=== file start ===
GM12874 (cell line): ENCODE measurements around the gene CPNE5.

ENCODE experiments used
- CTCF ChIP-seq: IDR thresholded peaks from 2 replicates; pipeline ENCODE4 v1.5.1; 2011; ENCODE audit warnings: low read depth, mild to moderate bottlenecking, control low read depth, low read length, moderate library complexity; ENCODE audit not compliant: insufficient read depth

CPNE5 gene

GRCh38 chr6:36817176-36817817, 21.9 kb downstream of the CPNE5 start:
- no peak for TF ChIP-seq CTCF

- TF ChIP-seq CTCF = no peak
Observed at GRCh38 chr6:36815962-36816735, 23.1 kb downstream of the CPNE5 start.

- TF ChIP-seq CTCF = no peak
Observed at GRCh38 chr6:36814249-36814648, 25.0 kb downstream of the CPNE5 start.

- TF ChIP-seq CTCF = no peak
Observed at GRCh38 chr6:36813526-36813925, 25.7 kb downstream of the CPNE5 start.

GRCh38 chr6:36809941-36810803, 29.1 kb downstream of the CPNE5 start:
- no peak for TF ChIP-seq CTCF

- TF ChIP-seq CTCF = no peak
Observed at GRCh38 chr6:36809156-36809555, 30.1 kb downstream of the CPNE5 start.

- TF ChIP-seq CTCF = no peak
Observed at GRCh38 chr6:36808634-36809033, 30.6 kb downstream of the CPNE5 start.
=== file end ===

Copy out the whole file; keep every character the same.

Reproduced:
GM12874 (cell line): ENCODE measurements around the gene CPNE5.

ENCODE experiments used
- CTCF ChIP-seq: IDR thresholded peaks from 2 replicates; pipeline ENCODE4 v1.5.1; 2011; ENCODE audit warnings: low read depth, mild to moderate bottlenecking, control low read depth, low read length, moderate library complexity; ENCODE audit not compliant: insufficient read depth

CPNE5 gene

GRCh38 chr6:36817176-36817817, 21.9 kb downstream of the CPNE5 start:
- no peak for TF ChIP-seq CTCF

- TF ChIP-seq CTCF = no peak
Observed at GRCh38 chr6:36815962-36816735, 23.1 kb downstream of the CPNE5 start.

- TF ChIP-seq CTCF = no peak
Observed at GRCh38 chr6:36814249-36814648, 25.0 kb downstream of the CPNE5 start.

- TF ChIP-seq CTCF = no peak
Observed at GRCh38 chr6:36813526-36813925, 25.7 kb downstream of the CPNE5 start.

GRCh38 chr6:36809941-36810803, 29.1 kb downstream of the CPNE5 start:
- no peak for TF ChIP-seq CTCF

- TF ChIP-seq CTCF = no peak
Observed at GRCh38 chr6:36809156-36809555, 30.1 kb downstream of the CPNE5 start.

- TF ChIP-seq CTCF = no peak
Observed at GRCh38 chr6:36808634-36809033, 30.6 kb downstream of the CPNE5 start.